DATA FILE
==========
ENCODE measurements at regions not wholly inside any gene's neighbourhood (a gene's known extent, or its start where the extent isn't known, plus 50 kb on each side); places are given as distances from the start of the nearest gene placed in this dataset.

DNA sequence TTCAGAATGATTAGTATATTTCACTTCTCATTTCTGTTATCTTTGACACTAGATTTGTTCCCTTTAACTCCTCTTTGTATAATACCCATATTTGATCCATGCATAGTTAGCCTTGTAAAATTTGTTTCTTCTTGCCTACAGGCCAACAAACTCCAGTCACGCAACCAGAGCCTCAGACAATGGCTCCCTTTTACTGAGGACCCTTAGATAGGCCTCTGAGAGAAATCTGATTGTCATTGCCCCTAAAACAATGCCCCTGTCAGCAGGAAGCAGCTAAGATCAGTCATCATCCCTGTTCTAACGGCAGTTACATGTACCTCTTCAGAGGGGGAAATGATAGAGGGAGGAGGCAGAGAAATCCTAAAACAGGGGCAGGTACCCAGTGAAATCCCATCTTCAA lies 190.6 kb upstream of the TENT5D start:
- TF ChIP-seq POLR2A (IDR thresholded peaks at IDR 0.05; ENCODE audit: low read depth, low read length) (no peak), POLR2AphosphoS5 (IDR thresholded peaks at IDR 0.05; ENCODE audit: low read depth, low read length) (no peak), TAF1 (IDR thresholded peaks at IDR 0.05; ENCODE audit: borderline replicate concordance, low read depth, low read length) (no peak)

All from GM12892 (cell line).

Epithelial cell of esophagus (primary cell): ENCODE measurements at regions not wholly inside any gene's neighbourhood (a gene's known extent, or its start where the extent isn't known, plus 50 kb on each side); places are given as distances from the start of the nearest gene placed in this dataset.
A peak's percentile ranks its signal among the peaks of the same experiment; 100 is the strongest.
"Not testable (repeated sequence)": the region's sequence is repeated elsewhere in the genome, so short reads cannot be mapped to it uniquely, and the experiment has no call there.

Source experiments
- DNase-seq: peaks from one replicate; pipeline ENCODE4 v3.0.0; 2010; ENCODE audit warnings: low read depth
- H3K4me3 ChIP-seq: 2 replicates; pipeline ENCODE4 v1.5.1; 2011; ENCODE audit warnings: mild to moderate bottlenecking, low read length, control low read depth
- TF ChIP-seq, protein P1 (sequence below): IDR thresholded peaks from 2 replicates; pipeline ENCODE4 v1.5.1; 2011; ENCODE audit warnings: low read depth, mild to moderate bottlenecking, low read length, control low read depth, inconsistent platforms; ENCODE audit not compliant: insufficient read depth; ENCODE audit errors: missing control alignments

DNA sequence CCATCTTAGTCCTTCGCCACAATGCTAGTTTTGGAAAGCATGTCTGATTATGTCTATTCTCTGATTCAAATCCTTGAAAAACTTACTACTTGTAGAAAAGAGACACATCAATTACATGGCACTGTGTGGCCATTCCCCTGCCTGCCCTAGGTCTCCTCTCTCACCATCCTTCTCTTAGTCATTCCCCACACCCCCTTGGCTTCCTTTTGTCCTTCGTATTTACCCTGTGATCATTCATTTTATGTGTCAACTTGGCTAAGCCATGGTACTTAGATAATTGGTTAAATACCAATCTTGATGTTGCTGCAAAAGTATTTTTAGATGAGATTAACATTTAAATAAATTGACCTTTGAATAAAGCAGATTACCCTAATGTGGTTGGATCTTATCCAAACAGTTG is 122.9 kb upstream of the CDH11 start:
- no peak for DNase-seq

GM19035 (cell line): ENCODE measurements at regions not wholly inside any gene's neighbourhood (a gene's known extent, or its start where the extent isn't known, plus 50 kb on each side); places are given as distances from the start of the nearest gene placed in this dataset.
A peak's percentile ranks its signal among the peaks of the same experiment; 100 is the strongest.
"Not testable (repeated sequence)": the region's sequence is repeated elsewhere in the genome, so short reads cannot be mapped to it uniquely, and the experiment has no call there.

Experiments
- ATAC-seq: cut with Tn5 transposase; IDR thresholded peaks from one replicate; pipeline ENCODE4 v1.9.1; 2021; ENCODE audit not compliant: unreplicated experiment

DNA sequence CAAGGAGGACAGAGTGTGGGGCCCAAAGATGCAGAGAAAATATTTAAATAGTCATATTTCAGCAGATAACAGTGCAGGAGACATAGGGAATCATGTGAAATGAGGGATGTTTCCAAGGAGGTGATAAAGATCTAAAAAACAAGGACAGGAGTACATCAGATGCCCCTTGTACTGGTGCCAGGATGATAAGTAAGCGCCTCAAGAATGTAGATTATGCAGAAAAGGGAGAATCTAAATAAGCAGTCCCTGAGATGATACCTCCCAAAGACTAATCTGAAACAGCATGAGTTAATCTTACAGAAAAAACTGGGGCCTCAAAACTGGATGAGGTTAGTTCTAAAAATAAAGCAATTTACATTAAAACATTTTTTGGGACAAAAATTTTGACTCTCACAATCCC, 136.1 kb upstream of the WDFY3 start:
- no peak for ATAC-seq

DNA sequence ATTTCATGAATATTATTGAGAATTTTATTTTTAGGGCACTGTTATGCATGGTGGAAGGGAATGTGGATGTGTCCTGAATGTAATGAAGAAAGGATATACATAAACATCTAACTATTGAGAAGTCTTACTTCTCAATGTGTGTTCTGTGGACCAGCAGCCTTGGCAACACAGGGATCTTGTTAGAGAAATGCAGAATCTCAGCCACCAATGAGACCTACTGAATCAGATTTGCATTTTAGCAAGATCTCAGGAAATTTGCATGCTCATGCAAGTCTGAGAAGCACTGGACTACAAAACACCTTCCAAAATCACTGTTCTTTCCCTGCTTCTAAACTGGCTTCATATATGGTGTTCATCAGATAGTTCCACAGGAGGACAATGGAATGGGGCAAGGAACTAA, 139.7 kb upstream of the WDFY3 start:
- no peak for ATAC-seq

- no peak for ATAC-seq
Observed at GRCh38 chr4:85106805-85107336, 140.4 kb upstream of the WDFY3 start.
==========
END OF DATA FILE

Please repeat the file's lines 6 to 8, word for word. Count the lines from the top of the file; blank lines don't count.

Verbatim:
A peak's percentile ranks its signal among the peaks of the same experiment; 100 is the strongest.
"Not testable (repeated sequence)": the region's sequence is repeated elsewhere in the genome, so short reads cannot be mapped to it uniquely, and the experiment has no call there.

Source experiments